ITV executive chairman Sir Peter Bazalgette has said that the commercial network must become “friends” with the BBC and other UK broadcasters in order to safeguard public service broadcasting in the new digital media age.
Speaking at the Voice of the Listener and Viewer conference in London, ITV’s Bazalgette signalled an end to hostilities with the BBC.
“At ITV we may criticise the BBC sometimes and argue it should be held more tightly to its remit,” he said. “We may compete hard with Channel 4 for talent and advertising. And we may negotiate hard with Virgin, Sky and BT about the value of our content.
“But in the future I think our old adversaries will also be our new friends, in order to sustain public service broadcasting in the 21st century.”
ITV executive chairman Sir Peter Bazalgette (Getty)
In his speech Bazalgette did not go so far as to call an end to the ratings hostilities with the BBC, which in the past has seen competitive scheduling of shows such as The X Factor and Strictly Come Dancing against each other.
However, he did cite Britbox, the BBC and ITV’s new streaming service which launched earlier this year in the US, as a sign of more amicable things to come.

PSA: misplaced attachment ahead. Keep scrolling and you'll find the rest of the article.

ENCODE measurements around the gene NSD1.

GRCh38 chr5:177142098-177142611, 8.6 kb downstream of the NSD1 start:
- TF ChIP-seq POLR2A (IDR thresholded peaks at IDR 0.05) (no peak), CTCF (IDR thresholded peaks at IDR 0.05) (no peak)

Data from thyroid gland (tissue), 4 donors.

Bazalgette added that, while the growth of service like Netflix and Amazon have made TV “ubiquitous,” their emergence strengthened the argument that regulated public service broadcasting (PSB) was more important than ever.
“Far from being outdated, PSB is more important today than it’s ever been to our democracy, to our culture and to our economy,” said Bazalgette, a former chairman of the Arts Council who also brought Big Brother to the UK audiences when he ran production company Endemol in the 1990s.
In an era of “fake news” Bazalgette called public service broadcasting “the nutrition in the digital soup”, and said that viewers needed to be made more aware of “the exacting standards of impartiality and sourcing that PSB adheres to”.
He also said that all public service broadcasters need to be properly remunerated for their content when it is made available online, an argument which has been put forward before by many public service broadcasters.
In August, Channel 4 newsreader Jon Snow took aim at Facebook in his MacTaggart lecture at the Edinburgh Television Festival, calling on the US giant to face up to its “moral responsibility” to the world in the age of fake news and declining revenues for news organisations.
“Facebook feasts on our products and pays all but nothing for them,” he said. “This cannot last. Governments, the EU and others have to play an even bigger part in forcing them to pay. I’m a fan of Facebook, but I’m not a fan of playing fast and loose with the products that we in this room generate at great expense.”